the network. The applicable policy(ies) should be consulted for additional information in this area.

APPENDIX C

DOD COMPONENT AIS SECURITY POLICIES

The following list identifies selected DoD references in some INFOSEC security disciplines. Each 
service/agency has its own security regulations that implement DoDD 5200.28 and the other DoD 
policies for each security discipline. The primary service/agency security policies are the 
following:

	DoD, 7 June 1982, Information Security Program, DoDD 5200.1, and June 1986, with 
Change No.1, 27 June 1988, Information Security Program Regulation, DoD 5200.1-R 
[19].

	DoD, October 1981, Communications Security (COMSEC) (U), DoDD C-5200.5, (This 
document is classified.) 20].

	DoD, February 1990, Control of Compromising Emanations (U), DoDD C-5200.19, 
(This document is classified.) [5].

	NSA/Central Security Service (CSS), December 1990, TEMPEST Security Program, 
NSA/CSS Regulation 90-5 [21].

	NTISSC, October 1988, TEMPEST Countermeasures for Facilities (U), NTISS 
Instruction (NTISSI) 7000, (This document is classified.) [22].

	DoD, July 1980, Security of Military Installations and Resources, DoDD 5200.8 [23].

	DoD, April 1984, Security of DoD Communications Facilities, DoDD 5210.73 [24].

	DIA, Physical Security Standards for Construction of Sensitive Compartmented 
Information Facilities (U), DIA Manual (DIAM) 50-3, (For Official Use Only (FOUO)) 
[25].

	DCI, September 1987, U.S. Intelligence Community Physical Standards for Sensitive 
Compartmented Information, DClD 1/12 [26].

	DoD, December 1979, DoD Personnel Security Program, DoDD 5200.2 [27].

	DCl, April 1986, Minimum Personnel Security Standards and Procedures Governing 
Eligibility for Access to Sensitive Compartmented Information, DCID 1/14 [28].

	DoD, July 1983, DoD Operations Security Program, DoDD 5205.2 [29].

	DoD, September 1986, Computer Security Technical Vulnerability Reporting Program, 
DoD Instruction 5215.2 [30].

	DoD, July 1978, Defense Special Security Communications System: Security Criteria 
and Telecommunications Guidance, DoD C-5030.58-M [31].

	Defense Communications Agency (DCA), March 1987, DCS AUTODIN Category III 
Operational Acceptance Test, DCA Circular (DCAC) 370-D1 95-3 [32].

	DoD, December 1985, Industrial Security Regulation, DoDD 5220.22-R [33], and 
January 1991, Industrial Security Manual for Safeguarding Classified Information, DoD 
5220.22-M [34] (issued under the authority of DoDD 5220.22, DoD Industrial Security 
Program, December 1980).

	Department of the Air Force, 2 June 1992, The Air Force Computer Security 
(COMPUSEC) Program, Air Force System Security Instruction (AFSSI) 5100.[35]

	Department of the Air Force, May 1983, Control of Dissemination of Intelligence 
Information, AFR 205-19 [36].

	Department of the Navy, November 1989, Department of the Navy Automated 
Information Systems (AIS) Security Program, Secretary of the Navy Instruction 
(SECNAVINST) 5239.2 [37] (under revision as of date of this document).

	Department of the Navy, April 1985, Department of the Navy Automated Data 
Processing Security Program, Office of the Chief of Naval Operations Instruction 
(OPNAVINST) 5239.1A [38].

	Department of the Navy, July 1990, Department of the Navy SCl/lntelligence, Automated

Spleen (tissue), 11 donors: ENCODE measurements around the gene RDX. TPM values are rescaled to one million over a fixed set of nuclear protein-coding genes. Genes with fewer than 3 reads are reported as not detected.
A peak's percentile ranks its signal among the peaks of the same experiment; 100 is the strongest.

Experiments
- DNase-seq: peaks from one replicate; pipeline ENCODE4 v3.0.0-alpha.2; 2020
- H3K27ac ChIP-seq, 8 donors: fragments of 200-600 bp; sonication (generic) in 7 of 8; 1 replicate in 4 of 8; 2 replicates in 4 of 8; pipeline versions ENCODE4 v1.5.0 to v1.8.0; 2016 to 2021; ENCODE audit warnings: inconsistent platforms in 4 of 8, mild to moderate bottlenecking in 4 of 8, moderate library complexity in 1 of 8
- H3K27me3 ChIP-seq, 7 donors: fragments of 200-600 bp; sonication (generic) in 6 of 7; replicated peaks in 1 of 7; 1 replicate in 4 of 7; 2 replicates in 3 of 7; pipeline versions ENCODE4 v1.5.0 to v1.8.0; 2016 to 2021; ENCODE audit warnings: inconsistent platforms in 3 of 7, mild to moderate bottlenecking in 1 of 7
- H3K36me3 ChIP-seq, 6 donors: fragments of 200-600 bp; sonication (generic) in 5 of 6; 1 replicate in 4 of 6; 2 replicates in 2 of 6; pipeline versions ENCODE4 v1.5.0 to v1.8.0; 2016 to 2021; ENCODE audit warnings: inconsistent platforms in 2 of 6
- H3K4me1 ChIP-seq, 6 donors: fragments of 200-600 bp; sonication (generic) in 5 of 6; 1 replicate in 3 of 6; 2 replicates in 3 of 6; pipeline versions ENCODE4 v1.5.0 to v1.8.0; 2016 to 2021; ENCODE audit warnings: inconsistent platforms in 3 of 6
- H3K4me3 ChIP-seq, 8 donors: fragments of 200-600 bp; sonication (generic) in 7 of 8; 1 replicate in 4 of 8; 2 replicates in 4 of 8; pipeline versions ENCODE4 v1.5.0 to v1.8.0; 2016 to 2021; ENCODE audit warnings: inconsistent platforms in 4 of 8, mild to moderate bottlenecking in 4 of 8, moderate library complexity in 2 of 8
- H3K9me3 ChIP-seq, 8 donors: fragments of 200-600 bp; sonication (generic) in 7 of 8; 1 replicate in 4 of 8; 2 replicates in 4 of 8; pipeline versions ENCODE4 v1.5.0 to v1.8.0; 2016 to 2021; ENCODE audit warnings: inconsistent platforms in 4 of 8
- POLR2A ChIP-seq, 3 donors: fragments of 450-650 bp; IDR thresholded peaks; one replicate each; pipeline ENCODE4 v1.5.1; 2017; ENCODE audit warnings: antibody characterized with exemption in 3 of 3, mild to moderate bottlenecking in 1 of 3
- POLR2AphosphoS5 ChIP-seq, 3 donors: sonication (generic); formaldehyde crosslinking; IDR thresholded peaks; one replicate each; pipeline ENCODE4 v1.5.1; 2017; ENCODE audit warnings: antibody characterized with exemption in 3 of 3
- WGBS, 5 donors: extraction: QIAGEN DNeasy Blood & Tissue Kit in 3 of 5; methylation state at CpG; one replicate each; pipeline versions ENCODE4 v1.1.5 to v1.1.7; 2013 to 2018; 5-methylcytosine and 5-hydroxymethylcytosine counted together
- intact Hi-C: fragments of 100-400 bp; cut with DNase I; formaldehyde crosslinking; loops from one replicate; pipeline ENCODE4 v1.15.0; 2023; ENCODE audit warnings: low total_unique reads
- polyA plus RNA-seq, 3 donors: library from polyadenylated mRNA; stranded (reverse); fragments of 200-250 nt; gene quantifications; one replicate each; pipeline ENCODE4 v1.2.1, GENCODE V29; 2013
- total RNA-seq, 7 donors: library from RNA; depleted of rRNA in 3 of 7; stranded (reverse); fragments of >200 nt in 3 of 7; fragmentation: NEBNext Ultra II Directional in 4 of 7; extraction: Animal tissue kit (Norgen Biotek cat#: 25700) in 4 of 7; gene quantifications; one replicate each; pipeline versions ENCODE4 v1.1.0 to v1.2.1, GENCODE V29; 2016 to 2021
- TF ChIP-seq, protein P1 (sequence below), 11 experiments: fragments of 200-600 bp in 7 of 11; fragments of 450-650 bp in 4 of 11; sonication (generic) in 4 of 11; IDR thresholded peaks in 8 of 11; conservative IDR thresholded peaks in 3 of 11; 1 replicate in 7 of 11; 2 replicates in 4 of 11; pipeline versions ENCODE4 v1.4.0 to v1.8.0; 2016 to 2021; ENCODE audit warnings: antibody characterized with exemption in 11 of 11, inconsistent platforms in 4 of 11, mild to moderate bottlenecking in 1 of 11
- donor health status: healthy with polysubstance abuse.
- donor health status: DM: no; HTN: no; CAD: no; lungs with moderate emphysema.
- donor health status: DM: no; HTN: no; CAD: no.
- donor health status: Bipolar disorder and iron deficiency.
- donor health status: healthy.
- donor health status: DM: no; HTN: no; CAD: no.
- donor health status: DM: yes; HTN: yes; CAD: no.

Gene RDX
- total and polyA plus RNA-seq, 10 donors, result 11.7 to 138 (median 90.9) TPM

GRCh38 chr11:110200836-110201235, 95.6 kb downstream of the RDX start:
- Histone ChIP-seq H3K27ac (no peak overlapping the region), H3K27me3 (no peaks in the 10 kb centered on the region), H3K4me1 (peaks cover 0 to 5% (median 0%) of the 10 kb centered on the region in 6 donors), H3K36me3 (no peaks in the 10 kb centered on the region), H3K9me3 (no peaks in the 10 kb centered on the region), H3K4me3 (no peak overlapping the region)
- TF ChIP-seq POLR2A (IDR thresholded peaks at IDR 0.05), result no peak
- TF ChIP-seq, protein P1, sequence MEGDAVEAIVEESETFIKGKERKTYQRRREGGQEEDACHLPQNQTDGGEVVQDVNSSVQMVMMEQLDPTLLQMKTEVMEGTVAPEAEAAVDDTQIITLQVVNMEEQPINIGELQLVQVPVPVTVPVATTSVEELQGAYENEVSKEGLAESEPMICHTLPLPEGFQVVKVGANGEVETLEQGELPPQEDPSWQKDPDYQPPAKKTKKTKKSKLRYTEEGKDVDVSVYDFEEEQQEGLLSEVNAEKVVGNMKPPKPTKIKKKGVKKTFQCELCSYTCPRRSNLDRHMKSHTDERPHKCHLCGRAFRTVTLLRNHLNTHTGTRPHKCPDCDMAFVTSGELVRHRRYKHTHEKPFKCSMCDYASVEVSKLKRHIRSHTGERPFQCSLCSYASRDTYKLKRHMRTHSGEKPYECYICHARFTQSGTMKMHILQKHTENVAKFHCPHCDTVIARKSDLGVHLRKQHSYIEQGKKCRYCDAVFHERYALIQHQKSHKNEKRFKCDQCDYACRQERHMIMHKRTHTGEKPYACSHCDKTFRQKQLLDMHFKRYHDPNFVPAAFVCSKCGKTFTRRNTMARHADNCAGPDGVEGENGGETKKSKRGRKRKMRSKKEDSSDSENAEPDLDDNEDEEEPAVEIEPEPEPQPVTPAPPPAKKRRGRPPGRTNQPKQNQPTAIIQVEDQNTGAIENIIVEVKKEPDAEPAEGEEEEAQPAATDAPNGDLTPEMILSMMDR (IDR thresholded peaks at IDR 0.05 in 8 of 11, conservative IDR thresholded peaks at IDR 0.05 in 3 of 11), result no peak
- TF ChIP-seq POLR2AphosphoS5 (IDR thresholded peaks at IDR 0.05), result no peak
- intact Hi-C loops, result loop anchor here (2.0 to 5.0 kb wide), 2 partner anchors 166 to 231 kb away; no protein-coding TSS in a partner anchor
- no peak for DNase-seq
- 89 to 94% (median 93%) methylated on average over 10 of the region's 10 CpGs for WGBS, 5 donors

Information Systems (AIS) Security Program, Naval Intelligence Command Instruction 
(NAVINTCOMINST) 5239.3 [39].

	Marine Corps, 1982, Marine Corps Automatic Data Processing Security Manual, Marine 
Corps Order (MCO) Publication 5510.14, Change 1 [40].

	Department of the Army, August 1990, Information Systems Security, AR380-19 [7].

	Defense Intelligence Agency (DIA), 1980, Security of Compartmented Computer 
Operations (U), DIA Manual (DIAM) 50-4, (This document is classified.) [41].

	DIA, March 1979, Security Requirements for Automatic Data Processing (ADP) 
Systems, DIA Regulation 50-23 [42].

	NSA, January 1990, Security for Automated Information Systems and Networks (U), 
NSA/Central Security Service (NSA/CSS) Directive No. 10-27, (FOUO) [43].

	NSA, 17 October 1990, NSA/CSS Operational Computer Security Manual, NSA/CSS 
Manual 130-1 [44].

	Joint Chiefs of Staff (JCS), April 1988, Security Policy for the WWMCCS Intercomputer 
Network, JCS Pub 6-03.7 (applies to all Worldwide Military Command and Control 
Systems (WWMCCS) sites) [45].

	JCS, May 87, Safeguarding the Single Integrated Operational Plan (U), Memorandum, 
JCS (MJCS) 75-87 (applies to all systems processing SIOP-ESI), (This document is 
classified.) [46] (under revision as of date of this document).

	DCI, February 1987, Security Policy for Sensitive Compartmented Information, DCID 1/
19 [47].

	Defense Information Systems Agency (DISA), August 1991, Security Requirements for 
Automated Information Systems (AISs), DCA Instruction 630-230-19 [48].

	Defense Mapping Agency (DMA), July 1990, Automated Information Systems Security 
Requirements, DMA Manual 5200.28 [49] (under revision as of date of this document).

	Defense Nuclear Agency (DNA), 31 August 1989, Security Requirements for Automated 
Information Systems (AISs), DNA 5200.28D [50] (under revision as of date of this 
document).

	Defense Logistics Agency (DLA), October 1991, Security Requirements for Automated 
Information and Telecommunications Systems, DLA Regulation (DLAR) 5200.17 [51].

APPENDIX D

ACRONYMS

ADP	Automatic Data Processing

AF	Air Force

AFR	Air Force Regulation

AFSSI	Air Force System Security Instruction

AIS	automated information system

AR	Army Regulation

AUTODIN	Automatic Digital Network

C&A	certification and accreditation

CAP	component approval process

CMC	Commandant, Marine Corps

CMW	compartmented mode workstation

CMWEC	CMW Evaluation Criteria

CNO	Chief of Naval Operations

COMPUSEC 	computer security